Nov. 17, 2004, Washington, D.C.—Women-owned
small and medium enterprises (SMEs) in South Africa will gain access to
a comprehensive package of business-enhancing services under a new initiative
the International Finance Corporation announced today.
IFC, the private sector financing arm of the World Bank Group, is providing
$150,000 in grant funding to scale up the Women Entrepreneurship Program
it initiated in South Africa in 2002. The program gives women entrepreneurs
the tools and guidance they need to build their businesses, thus creating
jobs and developing sustainable new income for both the entrepreneurs themselves
and the workers they employ.
University of Pretoria research has found that women-owned businesses in
South Africa are generally less competitive than those run by men, and
that women entrepreneurs are also typically less equipped to present a
convincing business proposal to prospective financiers. This discrepancy
is mainly attributable to the multiple roles women are expected to fulfill
in South African society, which limits their access to essential business
services and industry information.
In response, the Women Entrepreneurship Program targets promising women-owned
SMEs that to date have had little access to loans from the county’s mainstream
banks. Those meeting its entry criteria participate on a cost-share basis,
receiving high-quality training, mentoring, marketing advice, and assistance
in preparing their own business plans that are then submitted to local
The program is managed by IFC’s regional SME development program, the
Africa Project Development Facility (APDF), and has trained 45 women in
its initial pilot phase. Additional support comes from partners such as
the country’s leading SME lender, Amalgamated Bank of South Africa (ABSA);
the training arm of the University of Pretoria; the South African Department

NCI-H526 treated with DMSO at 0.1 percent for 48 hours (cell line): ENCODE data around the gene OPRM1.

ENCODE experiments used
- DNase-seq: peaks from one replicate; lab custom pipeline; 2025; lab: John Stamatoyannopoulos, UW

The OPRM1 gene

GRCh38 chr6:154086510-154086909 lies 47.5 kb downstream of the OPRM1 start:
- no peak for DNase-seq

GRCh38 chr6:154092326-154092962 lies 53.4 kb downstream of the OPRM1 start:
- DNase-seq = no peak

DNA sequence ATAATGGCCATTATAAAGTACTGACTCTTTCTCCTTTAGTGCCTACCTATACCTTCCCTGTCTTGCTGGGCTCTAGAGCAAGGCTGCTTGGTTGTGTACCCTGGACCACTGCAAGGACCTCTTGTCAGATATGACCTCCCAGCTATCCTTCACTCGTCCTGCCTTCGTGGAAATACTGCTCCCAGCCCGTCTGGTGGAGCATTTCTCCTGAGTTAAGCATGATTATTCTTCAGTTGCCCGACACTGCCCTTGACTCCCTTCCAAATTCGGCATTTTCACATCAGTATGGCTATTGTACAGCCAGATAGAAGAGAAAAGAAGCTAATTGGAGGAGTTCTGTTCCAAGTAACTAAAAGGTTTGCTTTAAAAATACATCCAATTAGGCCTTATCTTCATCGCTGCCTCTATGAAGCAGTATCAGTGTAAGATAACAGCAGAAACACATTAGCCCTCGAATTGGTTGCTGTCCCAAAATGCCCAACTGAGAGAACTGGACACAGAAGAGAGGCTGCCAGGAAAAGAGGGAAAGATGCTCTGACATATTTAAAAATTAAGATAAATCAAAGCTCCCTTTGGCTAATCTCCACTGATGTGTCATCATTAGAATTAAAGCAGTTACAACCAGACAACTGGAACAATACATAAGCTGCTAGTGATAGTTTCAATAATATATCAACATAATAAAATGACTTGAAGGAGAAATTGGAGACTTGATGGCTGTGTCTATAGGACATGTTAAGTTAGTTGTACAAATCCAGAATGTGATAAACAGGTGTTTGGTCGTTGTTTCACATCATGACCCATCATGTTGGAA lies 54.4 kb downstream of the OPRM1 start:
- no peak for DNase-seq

of Trade and Industry’s Gender Unit; local management consulting firm
ECI Africa; and others.
The new phase is being supported by IFC’s Technical Assistance Trust Fund
and will be rolled out nationwide over the next year. It builds on the
program’s initial successes with businesswomen such as Hlengiwe Hlophe.
She joined the program to increase the number of loans issued by her low-income
housing finance business, Peulwana Financial Services. APDF aided her in
producing marketing material and assisted with credit guarantees for the
company, helping it grow by 30 percent.
The program also assisted Tau Li Mesana Consultancy, a cleaning company
owned by two black women entrepreneurs. Its managing member, Nthati Khama,
recently announced that the firm had been awarded a R3.5 million (approximately
$578,000) contract by Metro Rail, based on the tender document submitted
using the business plan formulated during the WEP training program. The
contract has enabled Tau Li Mesana Consultancy to employ 12 additional
“Women are an often overlooked segment of the South African economy, and
one that holds unrealized potential for growth,” says Richard Ranken,
Director of IFC’s Africa Department. “We believe they have the potential
to be a powerhouse. Matching high-potential women-owned firms with WEP’s
program of services will help this happen.”
The mission of IFC (www.ifc.org)
is to promote sustainable private sector investment in developing countries,
helping to reduce poverty and improve people’s lives. IFC finances private
sector investments in the developing world, mobilizes capital in the international
financial markets, helps clients improve social and environmental sustainability,
and provides technical assistance and advice to governments and businesses.
From its founding in 1956 through FY04, IFC has committed more than $44
billion of its own funds and arranged $23 billion in syndications for 3,143
companies in 140 developing countries. IFC’s worldwide committed portfolio
as of FY04 was $17.9 billion for its own account and $5.5 billion held
for participants in loan syndications.